- Backward-looking data is at odds with forward indicators: Some argue that that latest labor report is not sufficiently forward-looking, even though it is an accurate snapshot of past and current economic strength. To support this view, these analysts point to other data releases (particularly the decline in recent measures of confidence and expectations for future economic activity).
- The rest of the world is getting worse by the day: Those who espouse this view acknowledge the standalone strength of the U.S. economy but worry it could be vulnerable to spillovers from conditions elsewhere. Europe's economic numbers are turning even more worrisome, and there is little evidence yet of the beneficial impact of more Chinese stimulus measures. This analysis reflects concerns that it may be just a matter of time before weakness in these two major economic areas drags down the U.S. and starts bringing to a close an impressive period of American economic divergence and consistent outperformance. To support this stance, some point to the yield difference between 10-year U.S. and German government bonds, which has narrowed in recent weeks from a high of 280 basis points to now below 250 basis points.
- The global economy is too levered: Some go further and note the concerning increase in indebtedness around the world, particularly in the corporate sector, as well as pockets of excess risk taking in markets. They fear these developments will cast a dampening cloud over the global economy (a debt overhang) that forces the Fed to cut rates and the ECB to return to quantitative easing to avoid inadvertently triggering a damaging disorderly deleveraging.
Determining which of these six main explanations, alone or in combination, is the most valid really matters for investors’ portfolio positioning. For example, the first scenario (structural upside to the U.S. economy) would imply considerable secular risk taking and tolerance for volatility given that fundamentals would drive the economy and markets forward and wouldn't be derailed by premature Fed tightening. The second explanation (the Fed cowed by markets) would suggest a more tactical risk positioning, which involves surfing the central-bank liquidity wave once again but being ready to get off before it breaks. The other possibilities suggest up-in-quality trades and more defensive investment positioning.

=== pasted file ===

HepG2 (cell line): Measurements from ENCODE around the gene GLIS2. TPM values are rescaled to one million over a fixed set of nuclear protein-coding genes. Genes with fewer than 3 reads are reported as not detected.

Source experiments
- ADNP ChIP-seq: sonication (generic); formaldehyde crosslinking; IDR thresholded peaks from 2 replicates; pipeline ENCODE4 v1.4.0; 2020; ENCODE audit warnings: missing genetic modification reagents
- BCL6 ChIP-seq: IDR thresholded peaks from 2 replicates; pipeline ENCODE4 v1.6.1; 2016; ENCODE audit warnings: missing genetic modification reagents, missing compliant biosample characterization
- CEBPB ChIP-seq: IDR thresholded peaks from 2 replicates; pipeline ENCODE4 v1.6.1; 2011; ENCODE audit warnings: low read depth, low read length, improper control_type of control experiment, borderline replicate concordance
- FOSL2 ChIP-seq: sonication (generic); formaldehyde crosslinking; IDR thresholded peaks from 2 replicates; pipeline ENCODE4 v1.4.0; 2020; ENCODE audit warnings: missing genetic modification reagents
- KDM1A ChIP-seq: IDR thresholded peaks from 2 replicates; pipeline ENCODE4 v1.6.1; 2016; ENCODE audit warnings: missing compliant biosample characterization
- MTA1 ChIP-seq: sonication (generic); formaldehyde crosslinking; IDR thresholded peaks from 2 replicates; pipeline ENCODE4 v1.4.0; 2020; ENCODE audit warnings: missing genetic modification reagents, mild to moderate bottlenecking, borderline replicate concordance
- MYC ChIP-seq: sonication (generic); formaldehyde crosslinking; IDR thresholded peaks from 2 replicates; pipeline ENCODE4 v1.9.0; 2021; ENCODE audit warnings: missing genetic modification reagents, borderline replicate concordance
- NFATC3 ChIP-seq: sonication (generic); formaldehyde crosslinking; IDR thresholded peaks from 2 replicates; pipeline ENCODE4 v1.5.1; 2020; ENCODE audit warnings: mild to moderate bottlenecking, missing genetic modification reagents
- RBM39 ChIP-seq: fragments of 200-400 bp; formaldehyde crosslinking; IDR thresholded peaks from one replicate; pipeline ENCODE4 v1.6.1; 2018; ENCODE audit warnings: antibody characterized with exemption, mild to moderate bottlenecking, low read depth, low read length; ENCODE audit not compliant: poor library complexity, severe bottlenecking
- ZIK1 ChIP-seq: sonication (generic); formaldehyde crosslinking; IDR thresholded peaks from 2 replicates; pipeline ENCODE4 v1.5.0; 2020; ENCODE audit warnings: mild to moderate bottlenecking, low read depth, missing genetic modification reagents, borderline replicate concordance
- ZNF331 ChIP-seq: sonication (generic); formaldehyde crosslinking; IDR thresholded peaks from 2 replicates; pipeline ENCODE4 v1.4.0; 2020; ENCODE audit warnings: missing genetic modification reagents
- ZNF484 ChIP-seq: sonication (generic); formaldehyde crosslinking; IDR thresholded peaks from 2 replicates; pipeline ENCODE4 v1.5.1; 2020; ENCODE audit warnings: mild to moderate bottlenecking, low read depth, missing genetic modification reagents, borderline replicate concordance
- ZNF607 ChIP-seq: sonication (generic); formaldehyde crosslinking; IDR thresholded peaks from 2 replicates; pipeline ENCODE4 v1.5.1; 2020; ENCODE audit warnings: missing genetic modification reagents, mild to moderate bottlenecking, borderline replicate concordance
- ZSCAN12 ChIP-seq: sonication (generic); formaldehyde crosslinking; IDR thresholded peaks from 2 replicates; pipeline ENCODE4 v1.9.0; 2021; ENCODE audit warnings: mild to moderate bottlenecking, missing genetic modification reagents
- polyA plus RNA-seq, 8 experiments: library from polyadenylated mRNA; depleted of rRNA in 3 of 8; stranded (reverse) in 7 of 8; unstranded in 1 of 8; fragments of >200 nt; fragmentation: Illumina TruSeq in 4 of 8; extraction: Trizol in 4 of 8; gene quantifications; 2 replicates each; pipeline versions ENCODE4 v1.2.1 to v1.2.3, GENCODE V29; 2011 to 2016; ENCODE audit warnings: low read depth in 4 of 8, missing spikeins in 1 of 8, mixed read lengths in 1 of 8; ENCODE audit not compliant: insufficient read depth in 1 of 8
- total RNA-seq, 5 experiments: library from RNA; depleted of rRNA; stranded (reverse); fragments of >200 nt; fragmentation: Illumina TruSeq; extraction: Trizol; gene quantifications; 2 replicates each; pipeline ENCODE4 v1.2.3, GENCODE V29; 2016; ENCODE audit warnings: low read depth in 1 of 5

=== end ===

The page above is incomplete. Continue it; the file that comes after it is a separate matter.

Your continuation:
As frustrating as this is, there simply isn’t enough data as yet to point with a high degree of confidence to a dominating explanation or combination of explanations. In addition, most model portfolios and, more generally, historically based analytical models may not be sufficiently structurally robust to capture this moment accurately.
Rather than let this uncertainty lead to either paralysis or excessive speculation about the influence of one or more tentative explanations, investors should take away three messages: We are in a period of inherently greater economic, policy and financial uncertainty, instability and unpredictability; the main risks to the U.S. economy are less organic than political, external and financial; and the risks of a policy mistake and/or market accident are increasing. All of this calls for well-constructed tail protection and readily available cash to exploit the possibility of subsequent technical overshoots.
To contact the author of this story: Mohamed A. El-Erian at firstname.lastname@example.org
To contact the editor responsible for this story: Max Berley at email@example.com
This column does not necessarily reflect the opinion of the editorial board or Bloomberg LP and its owners.
Mohamed A. El-Erian is a Bloomberg Opinion columnist. He is the chief economic adviser at Allianz SE, the parent company of Pimco, where he served as CEO and co-CIO. His books include “The Only Game in Town” and “When Markets Collide.”